Constantine's father Christos, from the island of Imbros, first traveled to Khartoum, a regional trade centre in Sudan, in the southern Sahara, to make his mark. There he heard about the vast discoveries of gold and opportunities in South Africa. The lure of the new El Dorado sparked the world’s largest gold rush. It drew a large influx of foreigners from around the globe in search of fortune, who were enticed by feverish dreams of great wealth and opportunity. In 1905, he took off and traveled steerage to South Africa to seek his fortune in the burgeoning gold-mining town of Germiston, South Africa. He returned financially established to Imbros in 1912, to find a bride and married a young Eleni. During the First Balkan War in 1913, when Turkey took control of the Imbros, most of the island’s Greek-speaking Orthodox Christians fled. Christos left with his pregnant wife, brothers, extended family and settled in Germiston, South Africa. Constantine, the son of Christos and Eleni, the second youngest of six children, was born on November 1, 1920, in South Africa. They affectionately called him by his nickname, Cossie. In South Africa, the ‘Corner Café’, typified the early Greek and Cypriot immigrants, they worked long, hard hours behind the till staying open for extended hours. These new immigrants saw the cafés as a stepping stone towards a better financial position and a better life for themselves and their families. Most of them were invited to South Africa by relatives and fellow countrymen. The early Greeks described this influx phenomenon as ‘chain immigration. When an immigrant arrived in the new country, he typically worked as a ‘μπακαλόγατος’ bakalogatos, a counter assistant, to gain the experience necessary to earn, save, in time open his own business. In time, he required assistance in his business and invited relatives from Greece to join him, thus continuing the chain of immigration. The long hours and hardships in the cafés prevented these entrepreneurs from having any social life. Even worse for the Greek immigrant retailers, they were often subjected to periodic outbursts of verbal and physical abuse arising out of xenophobia. Christos and Eleni Christelis toiled away behind the counter of Olympia, the first corner café in Georgetown, Germiston, in the heart of the Rand goldfields. Christos also owned three racehorses at Gosforth Park Race Club, a major horse racing facility, in the Transvaal, he died in 1936. The whole Christelis clan did well, they became property owners and contributed to the development of the Greek community in Germiston.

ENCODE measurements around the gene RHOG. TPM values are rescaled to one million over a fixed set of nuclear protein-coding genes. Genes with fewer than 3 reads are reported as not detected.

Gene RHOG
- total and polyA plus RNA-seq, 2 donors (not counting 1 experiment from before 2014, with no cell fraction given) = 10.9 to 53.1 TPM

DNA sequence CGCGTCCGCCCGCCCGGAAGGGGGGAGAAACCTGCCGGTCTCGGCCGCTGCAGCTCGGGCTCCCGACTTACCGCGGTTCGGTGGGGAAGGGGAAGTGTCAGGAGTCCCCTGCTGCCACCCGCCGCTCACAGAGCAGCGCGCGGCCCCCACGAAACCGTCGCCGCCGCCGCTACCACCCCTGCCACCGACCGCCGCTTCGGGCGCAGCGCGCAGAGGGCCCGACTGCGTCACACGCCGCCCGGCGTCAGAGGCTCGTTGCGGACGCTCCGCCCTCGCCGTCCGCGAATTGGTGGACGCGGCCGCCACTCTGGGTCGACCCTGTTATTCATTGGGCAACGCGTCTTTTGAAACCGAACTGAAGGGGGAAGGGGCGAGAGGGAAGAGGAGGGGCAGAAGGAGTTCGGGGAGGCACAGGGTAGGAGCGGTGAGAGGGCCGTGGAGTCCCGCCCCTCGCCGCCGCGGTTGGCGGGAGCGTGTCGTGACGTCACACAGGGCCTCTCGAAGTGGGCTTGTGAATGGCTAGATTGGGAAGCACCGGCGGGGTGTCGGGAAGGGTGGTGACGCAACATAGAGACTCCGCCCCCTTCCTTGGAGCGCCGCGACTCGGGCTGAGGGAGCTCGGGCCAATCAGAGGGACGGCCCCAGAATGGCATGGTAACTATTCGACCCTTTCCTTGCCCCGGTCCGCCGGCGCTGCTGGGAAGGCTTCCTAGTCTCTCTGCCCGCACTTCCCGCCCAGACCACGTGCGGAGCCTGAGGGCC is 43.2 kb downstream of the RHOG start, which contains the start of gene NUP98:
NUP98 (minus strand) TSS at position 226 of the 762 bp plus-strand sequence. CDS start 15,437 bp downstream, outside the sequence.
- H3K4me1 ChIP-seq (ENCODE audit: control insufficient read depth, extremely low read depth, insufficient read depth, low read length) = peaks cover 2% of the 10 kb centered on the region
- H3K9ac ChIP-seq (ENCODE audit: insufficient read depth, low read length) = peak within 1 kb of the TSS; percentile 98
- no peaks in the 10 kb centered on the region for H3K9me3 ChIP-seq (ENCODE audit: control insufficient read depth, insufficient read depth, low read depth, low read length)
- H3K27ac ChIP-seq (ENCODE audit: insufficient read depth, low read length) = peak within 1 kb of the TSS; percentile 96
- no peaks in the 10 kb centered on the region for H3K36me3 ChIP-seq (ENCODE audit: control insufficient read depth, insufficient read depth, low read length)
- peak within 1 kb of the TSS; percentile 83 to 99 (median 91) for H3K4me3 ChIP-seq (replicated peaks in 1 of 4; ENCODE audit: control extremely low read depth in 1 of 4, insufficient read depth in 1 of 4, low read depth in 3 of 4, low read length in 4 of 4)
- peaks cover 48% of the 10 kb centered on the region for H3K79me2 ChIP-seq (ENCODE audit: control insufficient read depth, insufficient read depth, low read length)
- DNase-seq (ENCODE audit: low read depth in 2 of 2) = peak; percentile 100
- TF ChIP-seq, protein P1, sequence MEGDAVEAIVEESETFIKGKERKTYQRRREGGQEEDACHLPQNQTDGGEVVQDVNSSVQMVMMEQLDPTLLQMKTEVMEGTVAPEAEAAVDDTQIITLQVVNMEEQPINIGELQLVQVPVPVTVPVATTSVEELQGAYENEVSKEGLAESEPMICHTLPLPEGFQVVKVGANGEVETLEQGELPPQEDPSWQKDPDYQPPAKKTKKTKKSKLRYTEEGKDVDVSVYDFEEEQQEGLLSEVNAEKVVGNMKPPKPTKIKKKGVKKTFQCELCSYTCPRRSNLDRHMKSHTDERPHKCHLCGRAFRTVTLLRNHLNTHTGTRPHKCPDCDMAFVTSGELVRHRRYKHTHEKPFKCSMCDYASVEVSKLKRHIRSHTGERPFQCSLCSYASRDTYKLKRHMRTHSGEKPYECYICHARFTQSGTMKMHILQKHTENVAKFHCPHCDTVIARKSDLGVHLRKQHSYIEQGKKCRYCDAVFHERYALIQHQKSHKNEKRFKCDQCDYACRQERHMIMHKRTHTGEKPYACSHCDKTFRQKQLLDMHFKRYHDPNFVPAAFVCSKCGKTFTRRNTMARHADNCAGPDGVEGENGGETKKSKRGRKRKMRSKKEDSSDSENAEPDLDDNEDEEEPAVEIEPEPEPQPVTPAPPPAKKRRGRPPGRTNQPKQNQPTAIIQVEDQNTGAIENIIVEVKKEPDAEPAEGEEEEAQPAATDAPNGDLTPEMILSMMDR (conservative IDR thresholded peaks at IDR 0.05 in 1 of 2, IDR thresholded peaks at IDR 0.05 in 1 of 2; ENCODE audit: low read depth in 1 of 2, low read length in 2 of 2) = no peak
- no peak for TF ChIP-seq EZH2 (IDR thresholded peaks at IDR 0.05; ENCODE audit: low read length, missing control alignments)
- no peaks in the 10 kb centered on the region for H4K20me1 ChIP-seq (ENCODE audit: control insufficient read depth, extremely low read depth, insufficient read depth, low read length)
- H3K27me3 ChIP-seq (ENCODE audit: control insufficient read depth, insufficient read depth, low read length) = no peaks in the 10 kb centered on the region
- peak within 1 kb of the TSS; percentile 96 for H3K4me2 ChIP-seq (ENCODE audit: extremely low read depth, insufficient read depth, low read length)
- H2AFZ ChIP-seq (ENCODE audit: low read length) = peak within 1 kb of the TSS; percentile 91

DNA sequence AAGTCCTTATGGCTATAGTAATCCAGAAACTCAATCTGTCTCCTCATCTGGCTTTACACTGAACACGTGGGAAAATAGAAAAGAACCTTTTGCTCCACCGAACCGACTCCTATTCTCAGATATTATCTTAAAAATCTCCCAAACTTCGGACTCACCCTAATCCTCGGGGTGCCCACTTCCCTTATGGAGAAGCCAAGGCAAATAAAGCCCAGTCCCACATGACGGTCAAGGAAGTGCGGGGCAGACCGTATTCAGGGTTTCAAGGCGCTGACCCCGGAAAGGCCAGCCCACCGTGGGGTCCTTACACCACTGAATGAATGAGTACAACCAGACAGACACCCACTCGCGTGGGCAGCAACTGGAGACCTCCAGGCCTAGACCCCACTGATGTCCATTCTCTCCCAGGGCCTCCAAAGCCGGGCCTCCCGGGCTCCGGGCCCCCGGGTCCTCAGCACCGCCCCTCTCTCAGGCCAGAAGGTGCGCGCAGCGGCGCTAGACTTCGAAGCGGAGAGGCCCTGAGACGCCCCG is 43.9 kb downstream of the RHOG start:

From a young age, Cossie was raised in the Greek Orthodox faith, serving as an altar boy. He attended Germiston High School, an English-medium government school established in Germiston in September 1917 with the school motto “Scientia et Humanitas”, Science and Culture. He played sport at school and loved the game of rugby. The school once....
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